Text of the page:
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Gynaecologic Problems: Genital herpes


Genital herpes is a contagious viral infection that affects an estimated 30 million Americans. Each year, as many as 500,000 new cases are believed to occur. The infection is caused by the herpes simplex virus (HSV). There are two types of HSV, and both can cause the symptoms of genital herpes. HSV type 1 most commonly causes sores on the lips (known as fever blisters or cold sores), but it can cause genital infections as well. HSV type 2 most often causes genital sores, but it can also infect the mouth. The virus remains in certain nerve cells of the body for life, causing periodic symptoms in some people. Most people who are infected with HSV never develop symptoms.
In genital herpes, after invading the skin or mucous membranes, the virus travels to the sensory nerves at the end of the spinal cord. Even after the skin lesions have disappeared, the virus remains inside the nerve cells in an inactive state. In most people, the virus reactivates from time to time. The frequency and severity of the recurrent episodes vary greatly.

Symptoms and Signs

The symptoms of genital herpes vary widely from person to person. When symptoms of a first episode of genital herpes occur, they usually appear within 2 to 10 days of exposure to the virus and last an average of 2 to 3 weeks. The early symptoms can include an itching or burning sensation; pain in the legs, buttocks, or genital area; vaginal discharge; or a feeling of pressure in the abdominal region.

Within a few days, sores (also called lesions) appear at the site of infection. Lesions can also occur on the cervix in women or in the urinary passage in men. These small red bumps may develop into blisters or painful open sores. Over a period of days, the sores become crusted and then heal without scarring. Other symptoms that may accompany a primary episode of genital herpes can include fever, headache, muscle aches, painful or difficult urination, vaginal discharge, and swollen glands in the groin area.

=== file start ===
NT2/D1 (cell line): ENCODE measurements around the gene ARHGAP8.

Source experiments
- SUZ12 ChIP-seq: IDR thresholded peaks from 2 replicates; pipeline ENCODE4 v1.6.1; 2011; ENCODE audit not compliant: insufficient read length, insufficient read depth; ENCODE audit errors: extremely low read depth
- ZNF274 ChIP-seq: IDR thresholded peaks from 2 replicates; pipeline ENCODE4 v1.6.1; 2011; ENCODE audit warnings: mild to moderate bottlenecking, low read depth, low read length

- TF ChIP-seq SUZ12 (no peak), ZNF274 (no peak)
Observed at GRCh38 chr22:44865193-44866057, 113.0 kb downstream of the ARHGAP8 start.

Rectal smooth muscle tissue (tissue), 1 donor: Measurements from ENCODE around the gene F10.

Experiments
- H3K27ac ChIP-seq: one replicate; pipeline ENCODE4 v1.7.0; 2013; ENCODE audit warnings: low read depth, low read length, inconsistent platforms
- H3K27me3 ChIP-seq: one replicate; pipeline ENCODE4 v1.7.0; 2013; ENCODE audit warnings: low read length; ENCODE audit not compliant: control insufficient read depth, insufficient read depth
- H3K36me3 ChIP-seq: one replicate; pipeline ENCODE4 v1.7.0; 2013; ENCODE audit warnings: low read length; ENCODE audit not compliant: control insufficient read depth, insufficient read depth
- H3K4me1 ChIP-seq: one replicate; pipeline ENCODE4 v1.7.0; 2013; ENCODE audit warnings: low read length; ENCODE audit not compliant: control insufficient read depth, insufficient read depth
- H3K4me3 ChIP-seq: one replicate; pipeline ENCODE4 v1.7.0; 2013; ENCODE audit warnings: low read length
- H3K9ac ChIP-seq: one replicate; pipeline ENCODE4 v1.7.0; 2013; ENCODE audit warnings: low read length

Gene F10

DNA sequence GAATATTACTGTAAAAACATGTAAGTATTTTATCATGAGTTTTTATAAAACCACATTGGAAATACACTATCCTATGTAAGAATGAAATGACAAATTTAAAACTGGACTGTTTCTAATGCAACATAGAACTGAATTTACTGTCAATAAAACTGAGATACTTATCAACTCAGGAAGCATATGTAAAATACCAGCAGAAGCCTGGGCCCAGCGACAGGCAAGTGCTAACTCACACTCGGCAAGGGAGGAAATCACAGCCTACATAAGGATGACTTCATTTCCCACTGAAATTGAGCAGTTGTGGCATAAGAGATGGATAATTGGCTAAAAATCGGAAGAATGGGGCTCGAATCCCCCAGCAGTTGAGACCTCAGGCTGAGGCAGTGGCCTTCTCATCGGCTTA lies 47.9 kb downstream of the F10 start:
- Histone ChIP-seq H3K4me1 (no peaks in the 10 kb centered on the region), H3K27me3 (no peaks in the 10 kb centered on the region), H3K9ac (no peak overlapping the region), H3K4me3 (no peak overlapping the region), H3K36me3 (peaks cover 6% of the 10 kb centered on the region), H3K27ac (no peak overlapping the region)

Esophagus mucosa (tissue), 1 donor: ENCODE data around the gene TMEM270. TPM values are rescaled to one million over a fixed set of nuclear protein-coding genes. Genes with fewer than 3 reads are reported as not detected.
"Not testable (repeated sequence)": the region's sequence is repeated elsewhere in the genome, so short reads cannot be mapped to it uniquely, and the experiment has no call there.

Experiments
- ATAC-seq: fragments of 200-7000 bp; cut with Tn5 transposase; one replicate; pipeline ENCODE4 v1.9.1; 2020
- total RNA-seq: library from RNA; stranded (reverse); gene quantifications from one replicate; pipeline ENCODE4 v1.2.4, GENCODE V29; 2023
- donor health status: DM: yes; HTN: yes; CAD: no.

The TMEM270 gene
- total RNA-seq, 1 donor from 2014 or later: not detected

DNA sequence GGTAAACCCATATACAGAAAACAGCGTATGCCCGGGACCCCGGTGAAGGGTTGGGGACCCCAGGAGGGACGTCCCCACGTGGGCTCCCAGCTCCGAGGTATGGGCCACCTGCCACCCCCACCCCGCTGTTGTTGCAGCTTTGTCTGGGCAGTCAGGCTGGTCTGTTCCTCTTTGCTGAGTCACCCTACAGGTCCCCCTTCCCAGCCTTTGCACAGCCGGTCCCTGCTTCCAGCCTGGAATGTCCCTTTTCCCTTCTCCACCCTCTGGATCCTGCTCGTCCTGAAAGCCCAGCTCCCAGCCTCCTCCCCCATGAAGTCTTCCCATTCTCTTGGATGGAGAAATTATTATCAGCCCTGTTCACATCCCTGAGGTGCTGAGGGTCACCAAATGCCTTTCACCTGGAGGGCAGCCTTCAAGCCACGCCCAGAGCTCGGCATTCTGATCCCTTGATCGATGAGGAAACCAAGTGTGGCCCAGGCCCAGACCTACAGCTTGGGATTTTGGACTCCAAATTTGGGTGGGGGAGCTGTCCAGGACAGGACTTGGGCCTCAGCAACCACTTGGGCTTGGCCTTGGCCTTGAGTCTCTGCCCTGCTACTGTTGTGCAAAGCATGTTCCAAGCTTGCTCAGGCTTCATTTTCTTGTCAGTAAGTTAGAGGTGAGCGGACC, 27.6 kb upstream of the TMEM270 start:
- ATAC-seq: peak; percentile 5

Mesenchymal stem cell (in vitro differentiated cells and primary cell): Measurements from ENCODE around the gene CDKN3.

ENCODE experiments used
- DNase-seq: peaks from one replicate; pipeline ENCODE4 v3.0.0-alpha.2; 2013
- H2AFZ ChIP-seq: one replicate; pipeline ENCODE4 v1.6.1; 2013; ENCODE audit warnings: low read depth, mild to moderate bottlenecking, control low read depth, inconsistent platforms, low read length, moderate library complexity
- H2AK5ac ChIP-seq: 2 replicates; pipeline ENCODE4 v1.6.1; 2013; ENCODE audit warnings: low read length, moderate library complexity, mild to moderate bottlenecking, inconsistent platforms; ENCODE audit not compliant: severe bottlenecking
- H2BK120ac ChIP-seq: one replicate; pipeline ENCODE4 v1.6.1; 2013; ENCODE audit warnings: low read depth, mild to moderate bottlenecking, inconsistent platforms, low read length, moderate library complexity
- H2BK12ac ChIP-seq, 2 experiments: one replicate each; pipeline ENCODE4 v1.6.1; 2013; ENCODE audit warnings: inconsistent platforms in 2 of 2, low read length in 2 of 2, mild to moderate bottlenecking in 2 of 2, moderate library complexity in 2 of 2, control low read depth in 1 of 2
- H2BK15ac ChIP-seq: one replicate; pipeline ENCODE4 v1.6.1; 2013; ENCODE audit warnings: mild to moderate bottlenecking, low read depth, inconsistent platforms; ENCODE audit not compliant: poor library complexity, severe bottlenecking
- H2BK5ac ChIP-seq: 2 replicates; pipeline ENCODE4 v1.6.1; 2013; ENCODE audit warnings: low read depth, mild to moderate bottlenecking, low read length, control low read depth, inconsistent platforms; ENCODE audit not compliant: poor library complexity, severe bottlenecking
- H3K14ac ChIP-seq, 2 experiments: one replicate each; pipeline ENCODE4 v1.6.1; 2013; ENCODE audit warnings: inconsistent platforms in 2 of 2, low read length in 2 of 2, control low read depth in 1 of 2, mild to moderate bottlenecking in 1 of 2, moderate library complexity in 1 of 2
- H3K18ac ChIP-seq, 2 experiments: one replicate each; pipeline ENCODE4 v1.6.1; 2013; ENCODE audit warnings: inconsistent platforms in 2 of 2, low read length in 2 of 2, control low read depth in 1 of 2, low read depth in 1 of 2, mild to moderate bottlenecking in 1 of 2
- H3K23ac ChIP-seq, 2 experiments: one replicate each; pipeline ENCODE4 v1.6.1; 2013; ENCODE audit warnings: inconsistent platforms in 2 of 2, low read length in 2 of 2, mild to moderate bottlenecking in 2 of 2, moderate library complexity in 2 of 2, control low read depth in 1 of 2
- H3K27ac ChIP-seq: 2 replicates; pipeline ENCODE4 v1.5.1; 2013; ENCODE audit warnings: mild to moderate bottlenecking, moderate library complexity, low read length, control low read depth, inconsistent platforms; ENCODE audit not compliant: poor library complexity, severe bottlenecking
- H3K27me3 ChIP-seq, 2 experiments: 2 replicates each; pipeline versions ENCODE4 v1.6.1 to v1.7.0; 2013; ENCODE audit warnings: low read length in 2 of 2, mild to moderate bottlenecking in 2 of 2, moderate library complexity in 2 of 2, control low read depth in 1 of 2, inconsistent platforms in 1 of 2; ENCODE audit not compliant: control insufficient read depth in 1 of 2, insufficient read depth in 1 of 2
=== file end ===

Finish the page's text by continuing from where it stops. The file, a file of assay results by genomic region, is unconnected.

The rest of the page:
Diagnosis and Treatment

During an active herpes episode, whether primary or recurrent, it is important to follow a few simple steps to speed healing and to avoid spreading the infection to other sites of the body or to other people: keep the infected area clean and dry, try to avoid touching the sores, wash hands after contact, and avoid sexual contact from the time the symptoms are first recognised until the sores have healed.

In 1982, the first antiviral drug for genital herpes, acyclovir , was approved by the Food and Drug Administration for use as a topical ointment in persons suffering from an initial episode of infection. Acyclovir is not a cure for herpes, the virus remains in the body, but while taken regularly, the drug interferes with the virus’ ability to reproduce itself.

Genital Herpes & Pregnancy

A pregnant woman who develops a first episode of genital herpes can pass the virus to her foetus and may be at higher risk for premature delivery . Newborns rarely become infected with herpes ( neonatal herpes ); however, half of those who become infected either die or suffer neurological damage. With early detection and therapy, many serious complications can be lessened. The new-born's chances of infection depend on whether the mother is having a recurrent or a first outbreak. If the mother is having her first outbreak at the time of a vaginal birth, the baby's risk of infection is approximately one in three. If the outbreak is a recurrence, the baby's risk is very low. Because of the danger of infection to the baby, however, the physician will perform a caesarean section if herpes lesions are detected in or near the birth canal during labour. Some physicians also perform a viral culture at the time of delivery to detect shedding in women known to have had genital herpes outbreaks in the past. A baby born with herpes can develop encephalitis (inflammation of the brain), severe rashes, and eye problems. Acyclovir can greatly improve the outcome for babies with neonatal herpes, particularly if they receive immediate treatment.

The information in this page is presented in summarised form and has been taken from the following source(s):
1. The National Women's Health Information Center (NWHIC) FAQs:

Other HON resources 
   From MedHunt

Herpes in women
    From HONselect
     (def;articles & more)   

Herpes Simplex:

Herpes Genitalis

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Herpes Simplex
Herpes Genitalis


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Contact Last modified: Jun 25 2002